The Hoosier's Nest and Other Poems

John Findley - author of "The Hoosier's Nest"by John Finley

Cincinnati:
Moore, Wilstach & Baldwin, Printers
No. 25 West Fourth Street
1866

Morrisson-Reeves Library Call # RC 811 F51h

For more information about John Finley, Mayor of Richmond, Indiana from 1852 - 1866, and the origination of the word "Hoosier", enjoy these articles:

THE HOOSIER'S NEST

   Untaught the language of the schools,
Nor versed in scientific rules,
The humble bard may not presume
The literati to illume;
Or classic cadences indite,
Attuned "to tickle ears polite;"
Contented if his strains may pass
the ordeal of the common mass,
And raise an anti-critic smile,
The brow of labor to beguile.

   But ever as his mind delights
To follow fancy's airy flights,
Some object of terrestrial mien
Uncourteously obtrudes between,
And rudely scatters to the winds
The tangled threads of thought he spins.
Yet why invoke imagination
To picture out a new creation,
When nature, with a lavish hand,
Has formed a more than fairy land
For us - an El Dorado real,
Surpassing even the idea?
   Then who can view the glorious West,
With all her hopes for coming time,
And hoard his feelings unexpressed
In poetry or prose, or rhyme?
What mind and matter, unrevealed;
Shall unborn ages her disclose!
What latent treasures, long concealed,
Be disinterred from dark repose!
Here Science shall impel her car*
O'er blended valley, hill, and plain;
While Liberty's bright natal star
Shines twinkling on her own domain.

   Yes, land of the West! thou art happy and free!
And thus evermore may thy hardy sons be,
Whist thy ocean-like prairies are spread far and wide,
Or a tree of thy forests shall tower in pride.

   Blest Indiana! in thy soil
Are found the sure rewards of toil,
Where honest poverty and worth
May make a Paradise on earth.
With feelings proud we contemplate
The rising glory of our State;
Nor take offense by application
Of its good-natured appellation.
Our hardy yeomanry can smile
At tourists of "the sear-girt isle,"
Or wits who traveled at the gallop,
Like Basil Hall or Mrs. Trollope.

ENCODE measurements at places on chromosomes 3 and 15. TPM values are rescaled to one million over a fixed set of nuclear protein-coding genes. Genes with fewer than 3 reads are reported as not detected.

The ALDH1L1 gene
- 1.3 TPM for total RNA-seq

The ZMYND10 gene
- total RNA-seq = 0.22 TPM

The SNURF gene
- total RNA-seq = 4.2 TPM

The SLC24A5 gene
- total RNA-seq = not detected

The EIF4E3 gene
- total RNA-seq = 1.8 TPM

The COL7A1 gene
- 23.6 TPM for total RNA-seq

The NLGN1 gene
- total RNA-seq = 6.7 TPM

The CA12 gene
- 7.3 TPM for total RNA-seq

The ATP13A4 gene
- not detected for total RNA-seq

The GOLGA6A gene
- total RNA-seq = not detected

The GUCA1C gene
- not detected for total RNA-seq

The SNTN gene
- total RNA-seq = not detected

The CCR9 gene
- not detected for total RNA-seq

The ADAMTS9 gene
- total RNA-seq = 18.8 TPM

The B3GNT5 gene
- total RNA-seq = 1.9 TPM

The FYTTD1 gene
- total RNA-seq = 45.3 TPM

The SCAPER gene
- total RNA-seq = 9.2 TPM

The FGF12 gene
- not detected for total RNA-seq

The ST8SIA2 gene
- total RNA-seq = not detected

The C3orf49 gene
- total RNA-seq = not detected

'T is true among the crowds that roam
To seek for fortune or a home,
It happens that we often find
Empiricism of a kind.
   A strutting fop, who boasts of knowledge,
Acquired at some far eastern college,
Expects to take us by surprise,
And dazzle our astonished eyes.
He boasts of learning, skill, and talents
Which, in the scale, would Andes balance;
Cuts widening swaths from day to day,
And in a month he runs away.
   Not thus the honest son of toil,
Who settles here to till the soil,
and with intentions just and good,
Acquires an ample livelihood:
He is (and not the little-great)
The bone and sinew of the State.
With six-horse team to one-horse cart,
We hail here from every part;
And some you'll see, sans shoes or socks on,
With snake-pole and a yoke of oxen;
Others with pack-horse, dog, and rifle,
Make emigration quite a trifle.
The emigrant is soon located-
In Hoosier life initiated:
Erects a cabin in the woods,
Wherein he stows his household goods.
At first, round logs and clapboard roof,
With puncheon floor, quite carpet proof,
And paper windows, oiled and neat,
His edifice is then complete.
When four clay balls, in form of plummet,
Adorn his wooden chimney's summit.
Ensconced in this, let those who can
Find out a truly happier man.
The little youngsters rise around him,
So numerous they quite astound him;
Each with an ax or wheel in hand,
And instinct to subdue the land.
   Erelong the cabin disappears,
A spacious mansion next he rears;
His fields seem widening by stealth,
An index of increasing wealth;
and when the hives of Hoosiers swarm,
To each is given a noble farm.
These are the seedlings of the State,
The stamina to make the great.
'T is true, her population, various,
Find avocations multifarious;
But having said so much, 't would seem
No derogation to my theme,
Were I to circumscribe the space,
To picture but a single case:
And if my muse be not seraphic,
I trust you'll find her somewhat graphic.

   I'm told, in riding somewhere West,
A stranger found a Hoosier's Nest
In other words, a buckeye cabin,
Just big enough to hold Queen Mab in;
Its situation, low but airy,
Was on the borders of a prairie;
And fearing he might be benighted,
He hailed the house, and then alighted.
   The Hoosier met him at the door - 
Their salutations soon were o'er.
He took the stranger's horse aside,
And to a sturdy sapling tied;
Then having stripped the saddle off,
He fed him in a sugar-trough.
   The stranger stooped to enter in - 
The entranced closing with a pin - 
And manifested strong desire
To seat him by the log-heap fire,
Where half-a-dozen Hoosieroons,
With mush-and-milk, tin-cups, and spoons,
White heads, bare feet, and dirty faces,
Seemed much inclined to keep their places.
But Madam, anxious to display
Her rough but undisputed sway,
Her offspring to the ladder led,
And cuffed the youngsters up to bed.
   Invited shortly to partake
Of venison, milk, and johnny cake,
The stranger made a hearty meal,
And glances round the room would steal.
   One side was lined with divers garments,
The other spread with skins of varmints;
Dried pumpkins overhead were strung,
Where venison hams in plenty hung;
Two rifles placed above the door;
Three dogs lay stretched upon the floor - 
In short, the domicile was rife
With specimens of Hoosier life.
   The host, who centered his affections
On game, and range, and quarter sections,
Discoursed his weary guests for hours,
Till Somnus' all-composing powers
Of sublunary cares bereft 'em;
And then - 
No matter how the story ended;
The application I intended
Is from the famous Scottish poet,
Who seemed to feel as well as know it,
That "buirdley chiels and clever hizzies
Are bred in sic' a way as this is."


*Railroads were problematical in 1830, when this was written.

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